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What you will find

Designed by Filippo Brunelleschi, construction of the church began in 1444 but was halted due to the architect’s death only two years later. Studied and admired by Leonardo da Vinci and Michelangelo, the interior vaunts treasured artworks, including the Madonna and Child and Saints by Filippino Lippi and Michelangelo’s wooden Crucifix, an early work now housed in the church's sacristy. 

After the death of his patron, Lorenzo de’ Medici, the young Michelangelo (aged 17) found refuge in the church, helped by the prior. Vasari writes that the Crucifix was made to “please the prior, who gave him suitable rooms.” It was here that Michelangelo also examined corpses to further his anatomical studies. Grateful for the church’s aid, he donated the striking crucifix, which visitors can admire and observe today.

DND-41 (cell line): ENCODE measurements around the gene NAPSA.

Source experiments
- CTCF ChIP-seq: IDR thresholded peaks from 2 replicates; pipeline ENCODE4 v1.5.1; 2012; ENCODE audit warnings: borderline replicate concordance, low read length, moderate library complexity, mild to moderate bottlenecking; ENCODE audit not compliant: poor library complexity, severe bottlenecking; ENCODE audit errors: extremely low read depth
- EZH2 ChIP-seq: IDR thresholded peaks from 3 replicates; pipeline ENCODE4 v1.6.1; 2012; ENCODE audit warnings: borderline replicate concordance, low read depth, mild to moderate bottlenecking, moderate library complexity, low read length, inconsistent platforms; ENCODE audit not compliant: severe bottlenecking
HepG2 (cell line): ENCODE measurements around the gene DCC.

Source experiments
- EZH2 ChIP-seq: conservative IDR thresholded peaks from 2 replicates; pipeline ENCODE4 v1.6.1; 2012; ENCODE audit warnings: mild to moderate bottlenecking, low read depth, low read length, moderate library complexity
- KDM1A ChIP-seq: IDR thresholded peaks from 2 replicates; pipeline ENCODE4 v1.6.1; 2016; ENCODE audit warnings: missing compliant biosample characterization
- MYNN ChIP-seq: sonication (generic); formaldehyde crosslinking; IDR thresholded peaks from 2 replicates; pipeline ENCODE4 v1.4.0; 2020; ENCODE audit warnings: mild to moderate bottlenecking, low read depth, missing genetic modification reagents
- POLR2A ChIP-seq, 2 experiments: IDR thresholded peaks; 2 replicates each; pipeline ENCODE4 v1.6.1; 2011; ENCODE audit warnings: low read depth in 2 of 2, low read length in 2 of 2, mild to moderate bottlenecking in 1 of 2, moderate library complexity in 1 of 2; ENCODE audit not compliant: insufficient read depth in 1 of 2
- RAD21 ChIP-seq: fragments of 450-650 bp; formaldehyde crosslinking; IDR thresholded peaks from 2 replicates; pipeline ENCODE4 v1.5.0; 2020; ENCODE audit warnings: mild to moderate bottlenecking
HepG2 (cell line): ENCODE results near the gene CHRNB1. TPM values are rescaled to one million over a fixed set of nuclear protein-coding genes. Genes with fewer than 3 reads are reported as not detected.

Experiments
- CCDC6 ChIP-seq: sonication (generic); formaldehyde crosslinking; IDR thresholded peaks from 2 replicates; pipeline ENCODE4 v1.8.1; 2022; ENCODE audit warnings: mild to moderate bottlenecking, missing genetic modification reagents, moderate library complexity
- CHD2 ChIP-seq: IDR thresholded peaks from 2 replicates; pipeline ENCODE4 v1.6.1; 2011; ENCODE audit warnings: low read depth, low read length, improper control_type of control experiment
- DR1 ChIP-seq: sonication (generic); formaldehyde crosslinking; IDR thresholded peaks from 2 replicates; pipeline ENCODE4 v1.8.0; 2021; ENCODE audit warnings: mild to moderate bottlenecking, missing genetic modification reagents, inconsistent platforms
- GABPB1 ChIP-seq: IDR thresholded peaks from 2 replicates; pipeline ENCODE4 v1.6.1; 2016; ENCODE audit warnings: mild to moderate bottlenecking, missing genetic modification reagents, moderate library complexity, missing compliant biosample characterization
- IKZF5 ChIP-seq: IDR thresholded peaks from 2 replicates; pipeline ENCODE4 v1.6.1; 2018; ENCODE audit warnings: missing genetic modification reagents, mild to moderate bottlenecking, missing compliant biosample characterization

The Santo Spirito Sacristy is considered a small Renaissance treasure. Passing through Sansovino’s vestibule (an antechamber inspired by the Roman Pantheon), you'll find the work of Giuliano da Sangallo, a structure later completed by Antonio del Pollaiolo.

The interior of the church is divided into three naves divided by Corinthian columns. The sides boast 40 small apses decorated with 15th-century altarpieces. This interior design, which creates a sense of unity between the various church sections, is a rarity in Florence for both the quality and quantity of decorations inside: a feature that led to it being considered “the most beautiful church in the world.”

Free entry.

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Where / Meeting point

Piazza Santo Spirito, 30, Firenze - 50125 Firenze

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